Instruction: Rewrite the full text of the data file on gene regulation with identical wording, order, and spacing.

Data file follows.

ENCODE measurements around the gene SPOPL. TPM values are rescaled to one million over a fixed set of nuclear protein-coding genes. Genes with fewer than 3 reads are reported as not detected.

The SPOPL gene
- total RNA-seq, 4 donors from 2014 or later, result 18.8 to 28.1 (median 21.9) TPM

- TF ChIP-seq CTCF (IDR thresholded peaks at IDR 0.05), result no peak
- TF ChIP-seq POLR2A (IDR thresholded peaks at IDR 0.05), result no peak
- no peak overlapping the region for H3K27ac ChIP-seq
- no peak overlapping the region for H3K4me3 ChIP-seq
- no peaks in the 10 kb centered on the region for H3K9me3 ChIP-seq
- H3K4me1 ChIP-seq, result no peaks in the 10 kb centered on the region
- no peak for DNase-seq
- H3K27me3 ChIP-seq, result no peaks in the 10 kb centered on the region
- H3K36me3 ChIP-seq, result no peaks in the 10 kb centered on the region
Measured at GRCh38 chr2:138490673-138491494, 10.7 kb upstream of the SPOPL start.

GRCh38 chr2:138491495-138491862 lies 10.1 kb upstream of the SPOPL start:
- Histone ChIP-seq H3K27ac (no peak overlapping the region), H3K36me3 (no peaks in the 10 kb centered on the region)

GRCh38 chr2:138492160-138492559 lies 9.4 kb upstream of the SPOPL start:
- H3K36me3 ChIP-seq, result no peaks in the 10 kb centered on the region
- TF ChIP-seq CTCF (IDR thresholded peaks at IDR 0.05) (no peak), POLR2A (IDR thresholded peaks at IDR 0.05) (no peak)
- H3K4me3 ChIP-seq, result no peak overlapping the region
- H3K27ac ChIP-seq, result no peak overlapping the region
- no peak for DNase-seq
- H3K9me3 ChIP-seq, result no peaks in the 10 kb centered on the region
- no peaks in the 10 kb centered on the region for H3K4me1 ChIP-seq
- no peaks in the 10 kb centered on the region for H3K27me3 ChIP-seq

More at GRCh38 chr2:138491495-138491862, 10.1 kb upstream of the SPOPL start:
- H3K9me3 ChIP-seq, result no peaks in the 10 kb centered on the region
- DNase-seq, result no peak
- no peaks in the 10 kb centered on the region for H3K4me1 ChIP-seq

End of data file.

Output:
ENCODE measurements around the gene SPOPL. TPM values are rescaled to one million over a fixed set of nuclear protein-coding genes. Genes with fewer than 3 reads are reported as not detected.

The SPOPL gene
- total RNA-seq, 4 donors from 2014 or later, result 18.8 to 28.1 (median 21.9) TPM

- TF ChIP-seq CTCF (IDR thresholded peaks at IDR 0.05), result no peak
- TF ChIP-seq POLR2A (IDR thresholded peaks at IDR 0.05), result no peak
- no peak overlapping the region for H3K27ac ChIP-seq
- no peak overlapping the region for H3K4me3 ChIP-seq
- no peaks in the 10 kb centered on the region for H3K9me3 ChIP-seq
- H3K4me1 ChIP-seq, result no peaks in the 10 kb centered on the region
- no peak for DNase-seq
- H3K27me3 ChIP-seq, result no peaks in the 10 kb centered on the region
- H3K36me3 ChIP-seq, result no peaks in the 10 kb centered on the region
Measured at GRCh38 chr2:138490673-138491494, 10.7 kb upstream of the SPOPL start.

GRCh38 chr2:138491495-138491862 lies 10.1 kb upstream of the SPOPL start:
- Histone ChIP-seq H3K27ac (no peak overlapping the region), H3K36me3 (no peaks in the 10 kb centered on the region)

GRCh38 chr2:138492160-138492559 lies 9.4 kb upstream of the SPOPL start:
- H3K36me3 ChIP-seq, result no peaks in the 10 kb centered on the region
- TF ChIP-seq CTCF (IDR thresholded peaks at IDR 0.05) (no peak), POLR2A (IDR thresholded peaks at IDR 0.05) (no peak)
- H3K4me3 ChIP-seq, result no peak overlapping the region
- H3K27ac ChIP-seq, result no peak overlapping the region
- no peak for DNase-seq
- H3K9me3 ChIP-seq, result no peaks in the 10 kb centered on the region
- no peaks in the 10 kb centered on the region for H3K4me1 ChIP-seq
- no peaks in the 10 kb centered on the region for H3K27me3 ChIP-seq

More at GRCh38 chr2:138491495-138491862, 10.1 kb upstream of the SPOPL start:
- H3K9me3 ChIP-seq, result no peaks in the 10 kb centered on the region
- DNase-seq, result no peak
- no peaks in the 10 kb centered on the region for H3K4me1 ChIP-seq